An international manhunt is on forWikiLeaks founder Julian Assange, who is reported to be in Britain, as fury mounts among world leaders from Russia to Australia about secret information leaked on the website.
British media are reporting Thursday that authorities know Assange is hiding in southeast Britain. The 39-year-old Australian is said to have provided a telephone number and address when he arrived in the country in October.
Classified U.S. diplomatic cables leaked by Assange's controversial website have revealed blunt and unflattering U.S. views on world leaders and irritated politicans worldwide.
A secret memo that apparently originated from the U.S. Embassy in Moscow says Russia is so corrupt it is a virtual "mafia state." The cable refers to Moscow as a "kleptocracy" with the Kremlin and Prime Minister Vladimir Putin at the center.
Responding to the leaked cables, Mr. Putin told CNN in an interview that the United States should not interfere in Russia's internal affairs.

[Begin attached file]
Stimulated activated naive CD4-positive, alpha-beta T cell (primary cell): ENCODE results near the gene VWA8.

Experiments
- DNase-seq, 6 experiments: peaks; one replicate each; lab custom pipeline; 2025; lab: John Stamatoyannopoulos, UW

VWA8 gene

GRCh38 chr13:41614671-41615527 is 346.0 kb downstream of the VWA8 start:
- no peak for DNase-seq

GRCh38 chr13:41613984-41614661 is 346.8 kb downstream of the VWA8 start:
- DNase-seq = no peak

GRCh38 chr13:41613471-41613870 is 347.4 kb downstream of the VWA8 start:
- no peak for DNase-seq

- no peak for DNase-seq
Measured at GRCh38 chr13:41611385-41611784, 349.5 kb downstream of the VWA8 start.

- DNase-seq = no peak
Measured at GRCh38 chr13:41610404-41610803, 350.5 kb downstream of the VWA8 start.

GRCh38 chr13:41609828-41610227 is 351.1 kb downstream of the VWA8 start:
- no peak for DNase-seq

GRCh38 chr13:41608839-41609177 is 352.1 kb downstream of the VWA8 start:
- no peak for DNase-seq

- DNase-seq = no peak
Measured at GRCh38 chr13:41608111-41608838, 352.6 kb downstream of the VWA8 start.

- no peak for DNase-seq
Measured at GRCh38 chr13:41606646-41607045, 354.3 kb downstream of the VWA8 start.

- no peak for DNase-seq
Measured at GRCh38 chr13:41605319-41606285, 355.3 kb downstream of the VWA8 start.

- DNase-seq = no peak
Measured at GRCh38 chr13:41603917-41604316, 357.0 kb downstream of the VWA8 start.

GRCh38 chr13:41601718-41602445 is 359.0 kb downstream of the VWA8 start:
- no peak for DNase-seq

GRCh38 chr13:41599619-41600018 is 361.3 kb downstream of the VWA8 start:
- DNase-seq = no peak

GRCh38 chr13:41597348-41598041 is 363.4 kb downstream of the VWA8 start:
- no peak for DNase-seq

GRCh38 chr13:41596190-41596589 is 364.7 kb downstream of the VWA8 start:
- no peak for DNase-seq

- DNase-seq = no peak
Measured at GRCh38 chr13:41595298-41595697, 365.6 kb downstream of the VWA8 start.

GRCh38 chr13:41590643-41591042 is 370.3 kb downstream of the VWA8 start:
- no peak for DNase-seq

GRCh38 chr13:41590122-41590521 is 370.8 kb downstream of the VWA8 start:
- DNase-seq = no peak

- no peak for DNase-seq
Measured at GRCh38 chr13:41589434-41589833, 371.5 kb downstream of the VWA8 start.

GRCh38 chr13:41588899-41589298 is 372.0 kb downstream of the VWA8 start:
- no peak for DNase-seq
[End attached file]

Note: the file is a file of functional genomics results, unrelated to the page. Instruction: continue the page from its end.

Interpol has released a "red notice" for Assange, who is wanted in Sweden on accusations of rape and sexual molestation.
Assange's British lawyer, Mark Stephens, told CNN Wednesday that British police know his exact location.
British authorities say they are waiting for Sweden to reissue the arrest warrant that was invalid because of a procedural error. Swedish authorities said Thursday a new warrant would be issued.
An international arrest warrant was issued in August by Swedish prosecutors against theWikiLeaks chief. Stephens says his client, Assange, is being persecuted, not prosecuted.
WikiLeaks has been releasing thousands of classified documents this week, roiling the diplomatic world. Working hard to repair the damage, U.S. Secretary of State Hillary Clinton has said the leak of State Department documents "will not in any way" interfere with American diplomacy.
But Undersecretary of State William Burns said in Washington the release of the classified papers byWikiLeaks has "substantially hurt" U.S. diplomatic efforts. Burns told a U.S. congressional committee the disclosures are a "despicable breach of trust."
Article by VOA News